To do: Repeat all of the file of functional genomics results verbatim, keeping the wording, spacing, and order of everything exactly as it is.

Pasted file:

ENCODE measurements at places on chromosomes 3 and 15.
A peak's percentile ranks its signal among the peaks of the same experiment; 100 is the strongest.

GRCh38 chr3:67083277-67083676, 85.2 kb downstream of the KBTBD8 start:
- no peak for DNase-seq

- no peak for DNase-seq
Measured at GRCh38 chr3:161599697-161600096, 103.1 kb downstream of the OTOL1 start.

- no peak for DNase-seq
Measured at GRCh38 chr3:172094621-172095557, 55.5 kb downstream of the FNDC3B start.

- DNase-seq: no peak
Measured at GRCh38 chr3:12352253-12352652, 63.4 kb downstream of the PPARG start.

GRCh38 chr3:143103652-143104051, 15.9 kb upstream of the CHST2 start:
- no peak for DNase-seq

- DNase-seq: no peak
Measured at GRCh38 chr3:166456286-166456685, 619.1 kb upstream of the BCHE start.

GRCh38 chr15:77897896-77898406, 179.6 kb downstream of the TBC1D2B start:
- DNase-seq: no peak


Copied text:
ENCODE measurements at places on chromosomes 3 and 15.
A peak's percentile ranks its signal among the peaks of the same experiment; 100 is the strongest.

GRCh38 chr3:67083277-67083676, 85.2 kb downstream of the KBTBD8 start:
- no peak for DNase-seq

- no peak for DNase-seq
Measured at GRCh38 chr3:161599697-161600096, 103.1 kb downstream of the OTOL1 start.

- no peak for DNase-seq
Measured at GRCh38 chr3:172094621-172095557, 55.5 kb downstream of the FNDC3B start.

- DNase-seq: no peak
Measured at GRCh38 chr3:12352253-12352652, 63.4 kb downstream of the PPARG start.

GRCh38 chr3:143103652-143104051, 15.9 kb upstream of the CHST2 start:
- no peak for DNase-seq

- DNase-seq: no peak
Measured at GRCh38 chr3:166456286-166456685, 619.1 kb upstream of the BCHE start.

GRCh38 chr15:77897896-77898406, 179.6 kb downstream of the TBC1D2B start:
- DNase-seq: no peak